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Mazzucato argues that everything that makes the iPhone "smart" and revolutionary – namely, the internet, GPS and touchscreen display – is all government-funded. Photo: Bloomberg

In her book, The Entrepreneurial State: debunking public vs. private sector myths (Anthem 2013), Mazzucato challenges the image of the lethargic, regulating state versus the dynamic business sector. She uses historical examples to show how public sector investments have sparked technological revolutions.

Shaping and creating markets

One example is the smartest, most revolutionary thing most people have in their pocket these days – the iPhone . Mazzucato argues that everything that makes the iPhone "smart" and revolutionary – namely, the internet, GPS and touchscreen display – is all government-funded. The internet and Siri were funded by DARPA, the US Department of Defence; GPS was funded by military's NAVSTAR program; while the touchscreen display was funded by two public grants from the CIA and NSF.

In fact, according to Mazzucato, military and defence fund research plays a role in a number of sectors, including the pharmaceutical industry. While each and every medicine can be divided up into the revolutionary or incremental, it transpires that 75% of new revolutionary medicines are funded by public sector labs.

According to Mazzucato, the state does so much more than just fix market failures; it shapes and creates markets. Not just funding the basic research which is a public good, but also the applied research; it could even be called a venture capitalist. This contradicts the traditional notion that the state is only important for the basics, but not the high risk, revolutionary, out-of-the box thinking.

Self-fulfilling prophecy

We all know that public-private partnerships are important, but by constantly depicting the state part as the necessary but sometimes slight boring Leviathan, we stunt the possibility to develop public-private partnerships in a dynamic way. The public part is often seen as de-risking, but in the above examples, they are doing much more than that; they actually take on the risk.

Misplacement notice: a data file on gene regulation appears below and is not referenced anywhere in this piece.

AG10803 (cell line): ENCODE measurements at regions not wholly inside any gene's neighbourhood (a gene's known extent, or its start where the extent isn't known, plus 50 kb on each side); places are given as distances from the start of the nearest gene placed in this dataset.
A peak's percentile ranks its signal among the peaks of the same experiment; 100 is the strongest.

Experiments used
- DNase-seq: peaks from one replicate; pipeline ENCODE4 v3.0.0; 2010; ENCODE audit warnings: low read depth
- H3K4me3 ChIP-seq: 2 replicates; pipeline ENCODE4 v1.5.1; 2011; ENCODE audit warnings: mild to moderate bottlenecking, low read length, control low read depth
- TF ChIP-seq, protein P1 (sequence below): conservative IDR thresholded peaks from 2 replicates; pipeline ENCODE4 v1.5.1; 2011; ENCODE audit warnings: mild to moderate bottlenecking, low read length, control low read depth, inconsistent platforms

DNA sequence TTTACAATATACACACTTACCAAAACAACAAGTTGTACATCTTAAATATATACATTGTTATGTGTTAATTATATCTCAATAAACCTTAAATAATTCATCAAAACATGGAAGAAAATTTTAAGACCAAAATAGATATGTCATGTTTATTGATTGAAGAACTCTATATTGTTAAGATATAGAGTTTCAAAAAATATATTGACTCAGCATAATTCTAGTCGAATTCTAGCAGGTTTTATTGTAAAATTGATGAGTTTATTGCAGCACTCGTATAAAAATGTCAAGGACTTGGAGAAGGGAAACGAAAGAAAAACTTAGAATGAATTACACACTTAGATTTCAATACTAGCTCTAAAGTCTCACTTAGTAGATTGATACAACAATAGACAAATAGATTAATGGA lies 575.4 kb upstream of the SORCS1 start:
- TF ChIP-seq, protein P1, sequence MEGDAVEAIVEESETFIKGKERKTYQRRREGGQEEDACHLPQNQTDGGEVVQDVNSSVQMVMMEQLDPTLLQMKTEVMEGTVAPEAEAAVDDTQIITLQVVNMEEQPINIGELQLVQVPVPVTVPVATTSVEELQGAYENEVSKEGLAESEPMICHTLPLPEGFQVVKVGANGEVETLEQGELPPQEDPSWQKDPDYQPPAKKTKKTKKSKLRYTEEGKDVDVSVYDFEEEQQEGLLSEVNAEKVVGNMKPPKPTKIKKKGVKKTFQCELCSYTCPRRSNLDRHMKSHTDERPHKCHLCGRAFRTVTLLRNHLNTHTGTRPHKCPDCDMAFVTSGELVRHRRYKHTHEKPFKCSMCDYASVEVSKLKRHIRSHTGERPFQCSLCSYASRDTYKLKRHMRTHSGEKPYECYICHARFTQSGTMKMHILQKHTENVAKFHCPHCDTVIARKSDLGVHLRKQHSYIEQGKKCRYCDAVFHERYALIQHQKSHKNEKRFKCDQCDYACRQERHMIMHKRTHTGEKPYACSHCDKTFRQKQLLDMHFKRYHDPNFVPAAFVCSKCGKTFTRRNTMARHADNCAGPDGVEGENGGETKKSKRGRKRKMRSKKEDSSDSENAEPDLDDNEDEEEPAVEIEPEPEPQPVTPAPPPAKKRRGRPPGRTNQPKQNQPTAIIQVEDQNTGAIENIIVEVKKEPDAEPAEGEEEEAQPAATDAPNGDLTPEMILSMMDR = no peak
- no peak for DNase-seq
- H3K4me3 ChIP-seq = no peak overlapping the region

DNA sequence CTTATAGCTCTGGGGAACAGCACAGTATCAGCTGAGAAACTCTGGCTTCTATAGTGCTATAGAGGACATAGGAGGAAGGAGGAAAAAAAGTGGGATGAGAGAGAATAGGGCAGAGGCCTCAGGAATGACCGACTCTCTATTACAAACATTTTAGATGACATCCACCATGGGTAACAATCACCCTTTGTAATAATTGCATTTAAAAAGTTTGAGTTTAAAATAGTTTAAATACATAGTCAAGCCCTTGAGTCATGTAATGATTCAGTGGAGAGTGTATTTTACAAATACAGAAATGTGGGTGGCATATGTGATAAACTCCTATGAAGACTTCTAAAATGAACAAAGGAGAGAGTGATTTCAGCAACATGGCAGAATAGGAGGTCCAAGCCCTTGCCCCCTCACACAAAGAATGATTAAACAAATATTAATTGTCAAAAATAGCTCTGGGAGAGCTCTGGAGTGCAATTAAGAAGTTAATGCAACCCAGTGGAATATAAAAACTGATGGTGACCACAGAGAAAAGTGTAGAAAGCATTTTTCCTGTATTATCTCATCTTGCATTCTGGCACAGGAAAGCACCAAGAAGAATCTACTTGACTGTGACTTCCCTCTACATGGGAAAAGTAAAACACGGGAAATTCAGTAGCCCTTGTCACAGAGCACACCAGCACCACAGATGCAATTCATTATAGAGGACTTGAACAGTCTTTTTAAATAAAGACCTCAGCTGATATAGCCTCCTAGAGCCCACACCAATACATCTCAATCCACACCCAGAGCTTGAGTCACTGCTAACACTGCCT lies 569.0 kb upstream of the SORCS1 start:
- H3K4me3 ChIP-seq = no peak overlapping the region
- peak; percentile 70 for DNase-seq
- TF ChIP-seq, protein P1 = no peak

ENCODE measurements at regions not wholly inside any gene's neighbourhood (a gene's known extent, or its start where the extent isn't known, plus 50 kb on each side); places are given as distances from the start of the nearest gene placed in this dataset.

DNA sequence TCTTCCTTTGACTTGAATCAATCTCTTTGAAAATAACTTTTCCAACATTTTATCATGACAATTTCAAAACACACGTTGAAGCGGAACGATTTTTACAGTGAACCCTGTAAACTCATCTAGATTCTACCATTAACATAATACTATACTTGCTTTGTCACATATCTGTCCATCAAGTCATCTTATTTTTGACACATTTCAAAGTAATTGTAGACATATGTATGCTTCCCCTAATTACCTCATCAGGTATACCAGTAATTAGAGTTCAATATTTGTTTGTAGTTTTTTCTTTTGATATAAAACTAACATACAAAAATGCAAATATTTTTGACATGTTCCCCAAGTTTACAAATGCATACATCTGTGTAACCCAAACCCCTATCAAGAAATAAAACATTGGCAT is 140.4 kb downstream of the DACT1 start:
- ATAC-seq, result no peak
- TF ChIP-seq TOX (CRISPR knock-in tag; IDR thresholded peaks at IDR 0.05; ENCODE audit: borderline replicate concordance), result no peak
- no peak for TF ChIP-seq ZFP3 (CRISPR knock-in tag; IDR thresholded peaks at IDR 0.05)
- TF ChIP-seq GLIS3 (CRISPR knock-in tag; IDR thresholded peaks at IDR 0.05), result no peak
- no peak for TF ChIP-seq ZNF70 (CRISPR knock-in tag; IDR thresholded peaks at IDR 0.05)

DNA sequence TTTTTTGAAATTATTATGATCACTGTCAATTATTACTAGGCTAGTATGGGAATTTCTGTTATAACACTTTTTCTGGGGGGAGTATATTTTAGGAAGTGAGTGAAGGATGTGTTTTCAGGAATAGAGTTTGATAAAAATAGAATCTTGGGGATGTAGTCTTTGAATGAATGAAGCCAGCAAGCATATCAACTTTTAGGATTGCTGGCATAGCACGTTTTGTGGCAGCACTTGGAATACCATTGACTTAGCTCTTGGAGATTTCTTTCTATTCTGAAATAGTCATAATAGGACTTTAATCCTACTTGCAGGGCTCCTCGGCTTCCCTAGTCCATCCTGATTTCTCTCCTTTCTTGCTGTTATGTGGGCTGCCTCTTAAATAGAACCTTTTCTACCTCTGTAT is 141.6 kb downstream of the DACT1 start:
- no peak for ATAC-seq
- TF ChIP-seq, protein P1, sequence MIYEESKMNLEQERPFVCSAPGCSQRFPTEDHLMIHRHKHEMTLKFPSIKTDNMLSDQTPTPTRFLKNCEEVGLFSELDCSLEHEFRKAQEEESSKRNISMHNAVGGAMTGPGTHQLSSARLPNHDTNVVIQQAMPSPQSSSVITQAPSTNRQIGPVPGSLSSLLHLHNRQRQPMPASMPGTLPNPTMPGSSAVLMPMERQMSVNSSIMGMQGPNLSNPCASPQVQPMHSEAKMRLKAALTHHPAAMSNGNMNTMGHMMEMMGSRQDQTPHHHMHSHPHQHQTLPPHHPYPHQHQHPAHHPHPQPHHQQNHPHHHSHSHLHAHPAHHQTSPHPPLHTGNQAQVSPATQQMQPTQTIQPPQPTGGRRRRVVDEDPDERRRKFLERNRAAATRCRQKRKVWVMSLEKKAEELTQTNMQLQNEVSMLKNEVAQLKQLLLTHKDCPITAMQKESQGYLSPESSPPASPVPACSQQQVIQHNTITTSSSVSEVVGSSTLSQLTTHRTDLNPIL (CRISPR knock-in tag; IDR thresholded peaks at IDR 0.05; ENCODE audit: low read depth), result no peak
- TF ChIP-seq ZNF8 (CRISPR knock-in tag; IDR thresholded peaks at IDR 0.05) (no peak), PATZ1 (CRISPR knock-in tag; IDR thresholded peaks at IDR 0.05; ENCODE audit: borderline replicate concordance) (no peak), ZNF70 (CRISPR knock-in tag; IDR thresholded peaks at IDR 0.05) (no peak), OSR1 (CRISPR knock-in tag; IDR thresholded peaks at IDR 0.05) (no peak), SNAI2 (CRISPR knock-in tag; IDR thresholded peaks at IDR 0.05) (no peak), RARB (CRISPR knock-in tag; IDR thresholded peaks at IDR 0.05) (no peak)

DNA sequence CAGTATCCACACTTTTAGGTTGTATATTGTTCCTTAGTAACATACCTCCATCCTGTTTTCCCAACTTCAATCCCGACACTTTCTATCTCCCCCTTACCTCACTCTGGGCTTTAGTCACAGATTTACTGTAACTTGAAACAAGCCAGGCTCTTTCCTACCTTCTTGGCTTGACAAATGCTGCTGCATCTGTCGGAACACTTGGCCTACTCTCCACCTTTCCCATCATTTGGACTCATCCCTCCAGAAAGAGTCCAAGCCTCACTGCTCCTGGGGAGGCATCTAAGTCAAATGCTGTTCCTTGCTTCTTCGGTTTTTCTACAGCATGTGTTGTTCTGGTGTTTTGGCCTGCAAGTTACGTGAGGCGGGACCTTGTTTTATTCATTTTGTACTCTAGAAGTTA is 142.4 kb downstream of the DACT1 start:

The biggest implication is beyond just innovation: if the state is more than just a market fixer, if it is the market shaper and takes on massive risk, what then is the reward? The problem is that economies think there is a reward back to the state and it is tax. Unfortunately this is not the case as many jobs go abroad with globalisation. In addition, the companies that receive massive benefits from the state tend pay very little tax back (e.g. Apple).

Mazzucatto argues that there should be a return-generating mechanism that is more direct than tax, such as equity. In countries that take a strategic approach, such as Finland, China and Brazil, the state retains equity in their investments. For example, Sitra, the public funding agency in Finland, funded Nokia, kept equity, made a lot of money, and in turn funded the next round of Nokias in Finland.

The next big thing

What can we learn about the IT revolution that can guide us in thinking about the next big thing, the green revolution? One of the most important lessons was the role of the public sector, not just in the long-term funding to companies, but also the innovative policies that allowed technologies to fully diffuse and get deployed. What then is the lesson for green? It might not just be enough to have carbon taxes, argues Mazzucato, it will also be important to have much more public involvement on both the demand and the supply side.

About Mariana Mazzucato

Mazzucato is Professor in the Economics of Innovation and Public Value and Director of the Institute for Innovation and Public Purpose at University College London (UCL). Her work is focused on the economics of innovation; finance and economic growth; and the role of the State in modern capitalism. She has advised policy makers around the world on how to achieve economic growth that is 'smart' and inclusive.

She will be speaking at the New Year's Conference in Copenhagen on 10 January 2018.

Historical returns are no guarantee for future returns. Future returns will depend, inter alia, on market developments, the fund manager's skill, the fund's risk profile and management fees. The return may become negative as a result of negative price developments.